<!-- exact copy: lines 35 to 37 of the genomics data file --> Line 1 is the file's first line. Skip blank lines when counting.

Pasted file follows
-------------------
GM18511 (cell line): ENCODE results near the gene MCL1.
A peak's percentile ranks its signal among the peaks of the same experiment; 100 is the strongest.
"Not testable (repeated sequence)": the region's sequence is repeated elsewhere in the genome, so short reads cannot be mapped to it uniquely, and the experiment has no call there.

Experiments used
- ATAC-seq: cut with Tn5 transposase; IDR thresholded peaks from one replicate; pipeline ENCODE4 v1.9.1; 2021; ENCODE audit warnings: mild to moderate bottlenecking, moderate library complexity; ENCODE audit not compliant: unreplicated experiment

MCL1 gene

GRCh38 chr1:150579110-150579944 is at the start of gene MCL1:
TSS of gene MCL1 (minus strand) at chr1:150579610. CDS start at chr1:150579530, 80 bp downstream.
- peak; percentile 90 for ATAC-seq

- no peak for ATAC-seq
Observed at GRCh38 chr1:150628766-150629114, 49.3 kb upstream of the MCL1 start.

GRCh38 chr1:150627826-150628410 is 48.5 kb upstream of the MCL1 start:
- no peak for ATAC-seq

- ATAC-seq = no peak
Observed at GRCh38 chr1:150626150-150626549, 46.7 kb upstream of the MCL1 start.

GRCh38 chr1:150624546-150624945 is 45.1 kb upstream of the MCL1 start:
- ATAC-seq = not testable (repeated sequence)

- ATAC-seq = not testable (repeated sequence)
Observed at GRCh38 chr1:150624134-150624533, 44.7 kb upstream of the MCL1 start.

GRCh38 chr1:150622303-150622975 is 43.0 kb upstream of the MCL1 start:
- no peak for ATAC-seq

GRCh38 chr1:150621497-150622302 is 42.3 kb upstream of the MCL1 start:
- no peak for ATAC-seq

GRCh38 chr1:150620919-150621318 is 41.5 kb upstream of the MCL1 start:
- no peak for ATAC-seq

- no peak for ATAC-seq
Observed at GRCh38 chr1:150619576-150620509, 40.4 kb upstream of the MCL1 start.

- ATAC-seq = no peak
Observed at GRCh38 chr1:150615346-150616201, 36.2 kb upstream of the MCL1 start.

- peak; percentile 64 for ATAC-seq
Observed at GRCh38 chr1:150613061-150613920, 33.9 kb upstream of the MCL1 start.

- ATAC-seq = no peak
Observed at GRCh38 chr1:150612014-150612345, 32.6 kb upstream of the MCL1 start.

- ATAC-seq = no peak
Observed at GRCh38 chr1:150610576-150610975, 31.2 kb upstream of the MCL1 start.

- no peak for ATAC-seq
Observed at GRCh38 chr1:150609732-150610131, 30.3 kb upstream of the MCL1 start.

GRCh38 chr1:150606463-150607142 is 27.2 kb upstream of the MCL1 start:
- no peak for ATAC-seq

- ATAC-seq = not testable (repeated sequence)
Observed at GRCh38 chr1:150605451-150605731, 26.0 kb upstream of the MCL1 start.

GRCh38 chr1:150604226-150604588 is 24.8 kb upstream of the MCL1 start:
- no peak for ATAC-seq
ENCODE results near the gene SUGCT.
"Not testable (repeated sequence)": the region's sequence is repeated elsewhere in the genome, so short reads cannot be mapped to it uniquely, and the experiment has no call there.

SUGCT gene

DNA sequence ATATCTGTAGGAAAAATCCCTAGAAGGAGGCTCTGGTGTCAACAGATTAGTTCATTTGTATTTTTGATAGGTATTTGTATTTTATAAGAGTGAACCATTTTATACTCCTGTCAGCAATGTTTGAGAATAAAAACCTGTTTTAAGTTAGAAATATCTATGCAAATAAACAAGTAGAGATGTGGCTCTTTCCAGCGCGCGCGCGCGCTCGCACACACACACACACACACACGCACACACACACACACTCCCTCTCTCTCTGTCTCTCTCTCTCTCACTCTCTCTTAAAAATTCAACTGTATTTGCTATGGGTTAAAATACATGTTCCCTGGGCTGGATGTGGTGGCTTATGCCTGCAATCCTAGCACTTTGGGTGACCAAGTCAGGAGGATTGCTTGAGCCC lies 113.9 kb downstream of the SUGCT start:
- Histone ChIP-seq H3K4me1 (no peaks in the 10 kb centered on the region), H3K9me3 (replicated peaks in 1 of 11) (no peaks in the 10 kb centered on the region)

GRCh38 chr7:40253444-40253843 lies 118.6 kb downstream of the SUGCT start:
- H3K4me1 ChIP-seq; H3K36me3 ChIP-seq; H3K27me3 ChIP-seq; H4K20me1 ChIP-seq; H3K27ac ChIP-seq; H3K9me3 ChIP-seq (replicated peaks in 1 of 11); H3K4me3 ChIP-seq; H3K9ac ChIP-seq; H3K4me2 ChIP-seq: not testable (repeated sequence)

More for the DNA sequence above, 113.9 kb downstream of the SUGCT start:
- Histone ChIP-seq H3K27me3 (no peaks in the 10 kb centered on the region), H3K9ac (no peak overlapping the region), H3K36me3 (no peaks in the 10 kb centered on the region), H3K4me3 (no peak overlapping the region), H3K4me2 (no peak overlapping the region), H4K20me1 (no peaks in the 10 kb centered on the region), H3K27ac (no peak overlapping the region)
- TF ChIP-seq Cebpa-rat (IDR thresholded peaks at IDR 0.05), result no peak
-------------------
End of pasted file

Observed at GRCh38 chr1:150610576-150610975, 31.2 kb upstream of the MCL1 start.

- no peak for ATAC-seq
Observed at GRCh38 chr1:150609732-150610131, 30.3 kb upstream of the MCL1 start.